You’re about to start a new job. But before you can get to work, your new employer hands you a Federal W 4 Withholding Allowance Certificate, filling you with the dread of completing yet another tax form you don’t quite understand.

Don’t worry; we’re here to help! Below, we explain what W4 allowances are, what to claim on your W4 and how best to fill out that form and get your new career started on the right foot.

How many allowances should I claim?

Knowing how to fill out your W4 depends largely on knowing how many allowances you should claim. This is determined by your filing status, how many jobs you have, and whether or not you have dependents. For example, a single person with one job will claim fewer allowances than someone who is married with children.

Please note that the W4 personal exemption —which applied to taxpayers on a subsistence level of income—can no longer be claimed due to the 2017 Tax Cuts and Jobs Act. This has been more or less replaced by a higher standard deduction, which has effectively been doubled by that same legislation. For this reason, it’s important to revisit how many W4 allowances or exemptions you’ve claimed in the past.

Here's a list of W-4 exemptions and how they affect your taxes

Claiming 0 Allowances

  • You should claim 0 allowances on your 2019 IRS W4 tax form if someone else claims you as a dependent on their tax return. (For example – you’re a college student and your parents claim you).
  • This ensures the maximum amount of taxes are withheld from each paycheck.
  • You’ll most likely get a refund back at tax time.

Claiming 1 Allowance

  • This is a good option if you’re single and only have one job.
  • You may also claim 1 if you’re married but filing jointly—or if you’re filing as the head of household (see def. here).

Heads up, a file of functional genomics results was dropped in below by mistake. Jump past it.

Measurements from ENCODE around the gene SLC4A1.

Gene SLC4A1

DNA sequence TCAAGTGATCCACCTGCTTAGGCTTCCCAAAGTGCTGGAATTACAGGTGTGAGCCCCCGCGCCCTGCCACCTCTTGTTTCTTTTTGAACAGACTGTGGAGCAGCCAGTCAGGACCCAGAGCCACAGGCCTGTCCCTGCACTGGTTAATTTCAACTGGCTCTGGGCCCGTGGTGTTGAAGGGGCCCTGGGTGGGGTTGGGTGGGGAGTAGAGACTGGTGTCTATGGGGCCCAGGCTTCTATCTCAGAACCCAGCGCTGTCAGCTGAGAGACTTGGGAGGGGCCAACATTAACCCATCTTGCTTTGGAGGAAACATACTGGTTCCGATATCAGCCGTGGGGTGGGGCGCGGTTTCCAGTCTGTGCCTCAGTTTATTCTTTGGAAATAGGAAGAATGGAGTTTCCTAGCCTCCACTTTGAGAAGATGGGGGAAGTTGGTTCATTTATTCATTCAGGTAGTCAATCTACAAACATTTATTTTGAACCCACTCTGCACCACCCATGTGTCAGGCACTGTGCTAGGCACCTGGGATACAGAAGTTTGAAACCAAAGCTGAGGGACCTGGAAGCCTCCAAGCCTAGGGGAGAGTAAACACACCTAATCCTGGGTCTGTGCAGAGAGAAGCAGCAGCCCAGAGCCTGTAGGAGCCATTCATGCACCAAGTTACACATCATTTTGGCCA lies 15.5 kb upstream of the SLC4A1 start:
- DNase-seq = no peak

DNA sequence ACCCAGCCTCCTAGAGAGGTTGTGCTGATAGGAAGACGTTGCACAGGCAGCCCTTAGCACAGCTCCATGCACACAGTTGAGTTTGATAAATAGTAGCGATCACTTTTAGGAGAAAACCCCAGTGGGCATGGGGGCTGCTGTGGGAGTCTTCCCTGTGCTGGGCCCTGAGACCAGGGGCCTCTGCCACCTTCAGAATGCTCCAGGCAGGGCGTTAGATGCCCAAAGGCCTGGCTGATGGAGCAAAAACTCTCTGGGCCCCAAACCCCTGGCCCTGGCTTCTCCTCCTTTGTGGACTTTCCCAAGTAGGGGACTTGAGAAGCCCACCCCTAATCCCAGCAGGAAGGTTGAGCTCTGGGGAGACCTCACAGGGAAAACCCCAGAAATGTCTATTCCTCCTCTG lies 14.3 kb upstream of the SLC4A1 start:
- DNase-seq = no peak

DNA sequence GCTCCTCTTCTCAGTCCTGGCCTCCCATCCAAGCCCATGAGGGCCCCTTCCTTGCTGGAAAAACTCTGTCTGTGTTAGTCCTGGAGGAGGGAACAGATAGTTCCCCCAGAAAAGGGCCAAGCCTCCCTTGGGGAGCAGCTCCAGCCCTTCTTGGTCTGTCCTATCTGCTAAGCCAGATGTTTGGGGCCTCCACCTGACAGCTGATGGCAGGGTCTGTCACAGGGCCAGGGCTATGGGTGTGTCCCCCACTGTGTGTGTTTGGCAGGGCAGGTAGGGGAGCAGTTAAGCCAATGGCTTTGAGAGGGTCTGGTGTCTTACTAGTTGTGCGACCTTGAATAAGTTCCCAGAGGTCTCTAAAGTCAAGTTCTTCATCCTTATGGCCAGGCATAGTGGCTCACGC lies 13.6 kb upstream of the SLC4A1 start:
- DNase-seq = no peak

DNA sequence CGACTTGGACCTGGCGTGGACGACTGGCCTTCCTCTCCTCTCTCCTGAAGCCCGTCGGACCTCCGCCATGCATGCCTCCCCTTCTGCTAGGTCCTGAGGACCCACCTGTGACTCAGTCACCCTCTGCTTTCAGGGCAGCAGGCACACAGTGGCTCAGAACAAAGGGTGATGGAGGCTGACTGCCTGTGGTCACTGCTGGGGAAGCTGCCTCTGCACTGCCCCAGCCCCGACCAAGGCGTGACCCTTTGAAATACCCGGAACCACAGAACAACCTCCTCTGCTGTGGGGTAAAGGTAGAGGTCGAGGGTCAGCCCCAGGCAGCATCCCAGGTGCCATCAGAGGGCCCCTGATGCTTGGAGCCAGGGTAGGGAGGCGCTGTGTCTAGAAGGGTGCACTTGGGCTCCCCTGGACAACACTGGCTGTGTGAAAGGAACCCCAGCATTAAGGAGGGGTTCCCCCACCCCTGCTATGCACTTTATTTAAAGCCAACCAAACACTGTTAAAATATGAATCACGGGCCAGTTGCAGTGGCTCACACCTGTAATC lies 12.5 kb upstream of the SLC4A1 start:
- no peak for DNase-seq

• You’ll most likely get a refund back.   

Claiming 2 Allowances

  • If you’re single and have one job, claiming two allowances is also an option.
  • You may get closer to your exact tax liability (aka break-even), but you need to be careful because this could still result in some tax due.
  • If you have more than one job and are single, you can either split your allowances (claim 1 at Job A and 1 at Job B), or you can claim them all at one job (claim 2 at Job A and 0 at Job B).
  • If you’re married, you can claim two allowances – one for you and one for your spouse. *

Claiming 3 Allowances or More

  • If you’re married and have a child, you should claim 3 allowances.
  • If you’re married with two children, you should claim 3 or more W4 exemptions.​

*If you and your spouse expect to file a joint return and you’re both employed, you will only complete one set of W4 forms. Add your combined income, adjustments, deductions, exemptions and credits to figure your federal withholding allowances. You can divide your total allowances whichever way you prefer, but you can’t claim an allowance that your spouse claims too.

If you’re married filing separate returns, use separate W4 worksheets and figure your allowances based on your own individual income, adjustments, etc.